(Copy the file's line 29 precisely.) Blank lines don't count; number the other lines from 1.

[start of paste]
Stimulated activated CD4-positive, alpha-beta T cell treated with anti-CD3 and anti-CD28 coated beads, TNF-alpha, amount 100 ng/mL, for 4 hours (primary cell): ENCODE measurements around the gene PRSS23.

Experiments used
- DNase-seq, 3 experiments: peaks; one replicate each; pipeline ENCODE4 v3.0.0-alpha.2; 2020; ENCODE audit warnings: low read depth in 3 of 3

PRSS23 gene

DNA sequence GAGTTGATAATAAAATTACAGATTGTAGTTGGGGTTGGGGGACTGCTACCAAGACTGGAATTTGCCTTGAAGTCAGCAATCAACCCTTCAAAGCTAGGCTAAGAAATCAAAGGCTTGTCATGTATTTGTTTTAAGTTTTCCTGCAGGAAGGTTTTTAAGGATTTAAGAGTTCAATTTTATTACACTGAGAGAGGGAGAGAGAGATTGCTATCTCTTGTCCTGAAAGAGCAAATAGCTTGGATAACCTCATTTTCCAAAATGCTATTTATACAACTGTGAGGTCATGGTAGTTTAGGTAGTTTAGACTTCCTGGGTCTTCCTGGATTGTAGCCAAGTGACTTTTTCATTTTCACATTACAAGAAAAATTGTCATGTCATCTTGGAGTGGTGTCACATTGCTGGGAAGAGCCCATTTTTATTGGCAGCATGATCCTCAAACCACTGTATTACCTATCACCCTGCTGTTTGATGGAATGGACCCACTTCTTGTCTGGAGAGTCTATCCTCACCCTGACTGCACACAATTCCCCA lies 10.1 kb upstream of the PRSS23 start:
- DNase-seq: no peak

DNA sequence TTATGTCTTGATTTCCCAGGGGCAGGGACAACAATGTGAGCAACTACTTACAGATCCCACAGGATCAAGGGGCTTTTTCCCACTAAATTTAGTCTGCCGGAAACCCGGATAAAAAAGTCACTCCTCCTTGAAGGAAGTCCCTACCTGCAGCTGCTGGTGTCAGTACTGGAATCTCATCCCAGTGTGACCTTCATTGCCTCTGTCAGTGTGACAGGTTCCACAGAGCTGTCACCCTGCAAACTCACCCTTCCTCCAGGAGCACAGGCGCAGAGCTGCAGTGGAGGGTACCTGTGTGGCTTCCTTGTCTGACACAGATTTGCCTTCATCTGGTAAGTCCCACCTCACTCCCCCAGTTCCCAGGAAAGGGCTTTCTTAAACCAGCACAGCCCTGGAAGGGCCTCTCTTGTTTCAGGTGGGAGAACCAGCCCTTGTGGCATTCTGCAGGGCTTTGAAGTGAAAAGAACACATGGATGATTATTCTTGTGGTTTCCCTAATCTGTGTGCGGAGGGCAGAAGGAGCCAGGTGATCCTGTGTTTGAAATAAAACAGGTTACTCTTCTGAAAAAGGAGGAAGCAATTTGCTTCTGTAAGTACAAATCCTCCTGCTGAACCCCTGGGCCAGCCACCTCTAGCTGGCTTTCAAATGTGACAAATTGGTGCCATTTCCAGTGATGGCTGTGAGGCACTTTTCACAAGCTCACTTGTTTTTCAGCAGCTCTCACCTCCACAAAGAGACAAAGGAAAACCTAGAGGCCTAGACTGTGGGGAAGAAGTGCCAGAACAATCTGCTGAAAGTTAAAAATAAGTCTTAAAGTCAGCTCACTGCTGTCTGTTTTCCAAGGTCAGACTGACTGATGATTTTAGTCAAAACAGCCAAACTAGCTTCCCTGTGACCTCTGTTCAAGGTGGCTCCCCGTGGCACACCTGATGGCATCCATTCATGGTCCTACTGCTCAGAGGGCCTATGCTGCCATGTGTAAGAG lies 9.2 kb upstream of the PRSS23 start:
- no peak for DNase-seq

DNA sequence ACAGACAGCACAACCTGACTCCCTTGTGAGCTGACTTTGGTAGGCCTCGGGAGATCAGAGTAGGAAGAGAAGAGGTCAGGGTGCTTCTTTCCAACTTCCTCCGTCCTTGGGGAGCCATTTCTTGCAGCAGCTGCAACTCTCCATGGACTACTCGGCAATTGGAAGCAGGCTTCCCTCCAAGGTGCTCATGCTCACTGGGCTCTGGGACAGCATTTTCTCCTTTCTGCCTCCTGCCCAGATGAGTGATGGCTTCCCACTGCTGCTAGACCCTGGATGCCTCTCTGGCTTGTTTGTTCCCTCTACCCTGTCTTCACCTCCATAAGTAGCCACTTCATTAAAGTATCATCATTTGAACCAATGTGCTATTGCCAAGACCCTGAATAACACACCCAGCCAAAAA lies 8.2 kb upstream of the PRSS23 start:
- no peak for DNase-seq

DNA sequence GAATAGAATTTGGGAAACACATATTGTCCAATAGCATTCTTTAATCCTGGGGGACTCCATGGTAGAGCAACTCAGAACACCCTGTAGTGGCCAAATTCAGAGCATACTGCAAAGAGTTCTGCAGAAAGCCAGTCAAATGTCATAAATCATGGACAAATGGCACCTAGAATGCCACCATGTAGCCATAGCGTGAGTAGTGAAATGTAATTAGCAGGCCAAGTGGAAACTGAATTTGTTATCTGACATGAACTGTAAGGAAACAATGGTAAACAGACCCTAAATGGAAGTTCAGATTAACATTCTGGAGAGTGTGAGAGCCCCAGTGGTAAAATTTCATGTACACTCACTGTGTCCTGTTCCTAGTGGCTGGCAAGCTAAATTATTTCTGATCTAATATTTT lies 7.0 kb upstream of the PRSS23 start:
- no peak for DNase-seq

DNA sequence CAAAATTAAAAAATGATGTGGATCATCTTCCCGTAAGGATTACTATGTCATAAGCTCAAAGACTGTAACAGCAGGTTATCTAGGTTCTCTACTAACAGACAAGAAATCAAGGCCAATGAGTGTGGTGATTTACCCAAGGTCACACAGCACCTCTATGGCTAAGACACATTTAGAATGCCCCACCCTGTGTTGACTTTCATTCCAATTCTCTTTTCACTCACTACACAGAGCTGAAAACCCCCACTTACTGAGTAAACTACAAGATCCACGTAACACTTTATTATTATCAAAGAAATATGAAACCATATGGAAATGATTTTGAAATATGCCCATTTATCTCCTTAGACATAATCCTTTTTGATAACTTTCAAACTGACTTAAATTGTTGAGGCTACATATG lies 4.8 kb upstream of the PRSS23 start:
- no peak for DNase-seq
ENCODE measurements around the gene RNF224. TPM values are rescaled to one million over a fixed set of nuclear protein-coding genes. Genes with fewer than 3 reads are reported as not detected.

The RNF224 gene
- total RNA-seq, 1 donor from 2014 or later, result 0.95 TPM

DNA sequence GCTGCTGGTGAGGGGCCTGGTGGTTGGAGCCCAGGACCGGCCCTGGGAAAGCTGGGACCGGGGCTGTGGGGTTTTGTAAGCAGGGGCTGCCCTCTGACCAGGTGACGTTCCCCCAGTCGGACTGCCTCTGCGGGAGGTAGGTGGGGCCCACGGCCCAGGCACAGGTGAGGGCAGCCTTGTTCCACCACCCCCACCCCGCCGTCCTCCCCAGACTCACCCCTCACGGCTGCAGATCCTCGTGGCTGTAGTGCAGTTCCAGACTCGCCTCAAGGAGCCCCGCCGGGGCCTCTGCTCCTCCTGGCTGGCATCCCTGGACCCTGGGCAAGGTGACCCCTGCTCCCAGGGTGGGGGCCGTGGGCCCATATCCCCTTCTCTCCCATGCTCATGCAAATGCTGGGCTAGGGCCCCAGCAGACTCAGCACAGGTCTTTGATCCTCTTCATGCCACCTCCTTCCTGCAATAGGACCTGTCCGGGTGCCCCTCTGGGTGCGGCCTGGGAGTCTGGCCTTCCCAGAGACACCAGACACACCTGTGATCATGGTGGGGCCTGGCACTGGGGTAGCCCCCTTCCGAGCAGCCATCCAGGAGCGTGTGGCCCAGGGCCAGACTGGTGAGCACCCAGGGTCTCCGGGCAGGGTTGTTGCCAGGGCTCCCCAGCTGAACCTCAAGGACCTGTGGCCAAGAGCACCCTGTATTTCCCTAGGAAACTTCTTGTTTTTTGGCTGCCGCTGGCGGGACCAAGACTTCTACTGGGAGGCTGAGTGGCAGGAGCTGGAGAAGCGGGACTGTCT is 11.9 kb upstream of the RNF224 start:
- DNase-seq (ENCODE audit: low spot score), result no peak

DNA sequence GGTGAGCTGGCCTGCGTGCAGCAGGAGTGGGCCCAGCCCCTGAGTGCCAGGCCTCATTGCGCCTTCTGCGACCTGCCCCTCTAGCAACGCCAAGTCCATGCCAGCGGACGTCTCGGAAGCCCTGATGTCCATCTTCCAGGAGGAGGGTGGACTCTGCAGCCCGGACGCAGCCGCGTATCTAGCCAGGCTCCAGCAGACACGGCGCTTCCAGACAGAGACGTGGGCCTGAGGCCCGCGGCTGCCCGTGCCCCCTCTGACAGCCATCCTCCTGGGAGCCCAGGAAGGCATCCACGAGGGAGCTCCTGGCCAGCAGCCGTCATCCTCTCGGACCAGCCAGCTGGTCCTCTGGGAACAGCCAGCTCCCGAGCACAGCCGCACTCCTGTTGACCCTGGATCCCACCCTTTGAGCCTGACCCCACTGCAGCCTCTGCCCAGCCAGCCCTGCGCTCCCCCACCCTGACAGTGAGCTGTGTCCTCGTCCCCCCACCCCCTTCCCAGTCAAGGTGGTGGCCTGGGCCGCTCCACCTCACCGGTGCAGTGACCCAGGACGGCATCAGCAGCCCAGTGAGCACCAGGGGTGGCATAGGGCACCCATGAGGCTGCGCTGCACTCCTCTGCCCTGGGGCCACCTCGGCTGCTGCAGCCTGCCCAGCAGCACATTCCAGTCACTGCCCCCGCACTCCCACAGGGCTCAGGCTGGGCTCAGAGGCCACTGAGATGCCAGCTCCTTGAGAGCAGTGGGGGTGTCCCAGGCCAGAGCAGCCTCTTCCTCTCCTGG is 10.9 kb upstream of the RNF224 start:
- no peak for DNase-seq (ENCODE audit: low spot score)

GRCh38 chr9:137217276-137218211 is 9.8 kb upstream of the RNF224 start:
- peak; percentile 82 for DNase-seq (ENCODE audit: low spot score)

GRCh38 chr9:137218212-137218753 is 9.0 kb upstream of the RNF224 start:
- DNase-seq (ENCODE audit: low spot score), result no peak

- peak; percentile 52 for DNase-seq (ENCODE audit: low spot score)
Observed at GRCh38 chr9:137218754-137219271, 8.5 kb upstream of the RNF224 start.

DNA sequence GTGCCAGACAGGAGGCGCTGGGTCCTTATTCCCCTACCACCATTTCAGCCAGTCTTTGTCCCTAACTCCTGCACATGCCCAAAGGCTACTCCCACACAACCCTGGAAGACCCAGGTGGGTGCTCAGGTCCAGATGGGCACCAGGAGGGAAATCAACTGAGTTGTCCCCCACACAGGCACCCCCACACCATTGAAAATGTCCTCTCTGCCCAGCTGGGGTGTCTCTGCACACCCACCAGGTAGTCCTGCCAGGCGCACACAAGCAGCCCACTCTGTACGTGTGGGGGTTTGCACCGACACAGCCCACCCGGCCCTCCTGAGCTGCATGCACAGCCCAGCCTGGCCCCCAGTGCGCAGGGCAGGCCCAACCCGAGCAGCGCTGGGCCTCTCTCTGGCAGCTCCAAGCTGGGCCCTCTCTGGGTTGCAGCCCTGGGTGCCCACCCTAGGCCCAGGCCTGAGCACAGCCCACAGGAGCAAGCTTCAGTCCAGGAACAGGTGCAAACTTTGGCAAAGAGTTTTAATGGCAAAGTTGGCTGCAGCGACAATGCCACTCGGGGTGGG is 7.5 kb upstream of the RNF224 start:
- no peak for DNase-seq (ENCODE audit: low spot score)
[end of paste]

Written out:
- no peak for DNase-seq (ENCODE audit: low spot score)